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Volume 32, pages 468-470, 1947


      W. D. KELLER, University of Missouri, Columbia, Missouri.

      An uncommon replacement, practically complete, of fossil fern fruit by galena, sphalerite, and pyrite, with dickite and kaolinite in the cracks, is here described. The occurrence of the Trigonocarpus fossils from another of the few localities in Missouri is likewise placed on record.1

      The fossil fruits, which have been popularly called "petrified pecan nuts" because of their superficial resemblance to modern pecans, were given to the writer about 10 years ago by Mr. James Myers, of near Eldon, Missouri. They were collected from the old McClure's coal bank,2 S.E. 4, Sec. 12, T. 41 N., R. 16 W. which was temporarily reopened during the depression following World War I. Nothing is known of their occurrence except that they were recovered during the mining operation.

      FIG. 1. Trigonocarpus fern fruit replaced by sulfides, with dickite and kaolinite along the cracks. Approximately natural size.

      Two of the fruits are shown in Fig. 1. They are 3.5 to 4 cm. long, about 2 cm. wide, and about 1.5 cm. thick, but their slightly flattened shape may be due to squeezing after deposition.

      Three nearly equal divisions or partitions which run lengthwise in the fruit are joined along depressed contacts which end in little ridges at the fruit ends. Faint longitudinal lines run along the shells parallel to the partitions.

      Little or no carbon, or other organic material remains. Perhaps as much as 95 per cent of the fruit specimen has been replaced by galena which shows its characteristic luster and cleavage in the one specimen that is broken at the end. Covering the galena, apparently as a more or less continuous shell or peeling about a mm. in thickness, lies resinous sphalerite. This is coated irregularly with a very thin film of brassy pyrite.3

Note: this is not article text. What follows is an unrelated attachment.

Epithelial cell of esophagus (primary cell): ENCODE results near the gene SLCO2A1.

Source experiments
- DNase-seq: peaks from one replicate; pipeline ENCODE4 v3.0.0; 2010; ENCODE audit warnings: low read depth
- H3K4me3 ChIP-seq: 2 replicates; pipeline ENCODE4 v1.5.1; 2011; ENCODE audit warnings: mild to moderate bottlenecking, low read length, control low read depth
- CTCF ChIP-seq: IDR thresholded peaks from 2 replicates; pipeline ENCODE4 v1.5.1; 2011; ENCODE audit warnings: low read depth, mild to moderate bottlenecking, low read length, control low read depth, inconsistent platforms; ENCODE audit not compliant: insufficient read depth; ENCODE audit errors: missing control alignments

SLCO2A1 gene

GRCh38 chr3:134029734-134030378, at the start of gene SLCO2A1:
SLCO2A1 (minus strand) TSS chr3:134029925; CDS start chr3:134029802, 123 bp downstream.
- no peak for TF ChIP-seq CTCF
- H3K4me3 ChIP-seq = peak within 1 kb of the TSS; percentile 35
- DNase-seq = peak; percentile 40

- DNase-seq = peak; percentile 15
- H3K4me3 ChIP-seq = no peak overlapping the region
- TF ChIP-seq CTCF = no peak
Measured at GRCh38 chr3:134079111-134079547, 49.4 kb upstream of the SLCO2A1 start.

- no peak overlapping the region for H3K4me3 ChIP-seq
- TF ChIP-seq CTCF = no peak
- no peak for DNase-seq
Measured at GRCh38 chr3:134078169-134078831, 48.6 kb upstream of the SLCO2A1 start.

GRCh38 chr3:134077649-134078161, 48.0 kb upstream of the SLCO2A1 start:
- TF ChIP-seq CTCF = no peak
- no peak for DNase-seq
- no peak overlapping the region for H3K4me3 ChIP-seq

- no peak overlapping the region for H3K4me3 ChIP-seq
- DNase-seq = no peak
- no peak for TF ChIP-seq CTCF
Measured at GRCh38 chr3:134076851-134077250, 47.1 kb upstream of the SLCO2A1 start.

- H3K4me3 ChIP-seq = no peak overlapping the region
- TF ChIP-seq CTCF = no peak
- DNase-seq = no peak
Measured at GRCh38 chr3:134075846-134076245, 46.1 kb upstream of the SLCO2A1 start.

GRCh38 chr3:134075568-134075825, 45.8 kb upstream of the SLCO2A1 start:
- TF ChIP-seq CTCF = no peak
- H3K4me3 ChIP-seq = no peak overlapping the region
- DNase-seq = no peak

Cracks which were opened along divisions in the fruit, or along cleavages in the galena are filled with glistening white clay flakes. The clay, flakes have indices of refraction falling within the kaolin group, and most of them, but not all, are euhedral and hexagonal in outline, which suggests they are dickite rather than kaolinite. Some books showed across the cleavages a biaxial positive interference figure which is also characteristic of dickite, but none was found which showed an extinction angle more than 5° - negative evidence for dickite. An x-ray diffraction pattern of the clay was generously run by Professor O. R. Grawes who reported:

      In some respects our diffraction pattern closely resembles that of dickite, in others that of kaolinite. The results would suggest that both minerals are present.

      Subsequently, an electron diffraction photograph made of the Trigonocarpus clay was compared with those of known dickite and kaolinite and found to substantiate Grawe's report that a mixture of dickite and kaolinite was present. The association of dickite with sulfides is interesting in view of other Missouri occurrences.

      Tarr4 found dickite in southeastern Missouri associated with galena in the Ordovician Bonneterre dolomite, and Tarr and Keller5 found dickite associated with chalcopyrite, galena, pyrite, and millerite in chert in Mississippian Burlington limestone in Missouri. Allen6 reported dickite in a chert geode from St. Louis County. Grohskopf7 and Hundhausen found dickite in nine Cambrian and Ordovician formations in Perry County, where it (dickite) was intergrown with pyrite, and associated with sphalerite and galena.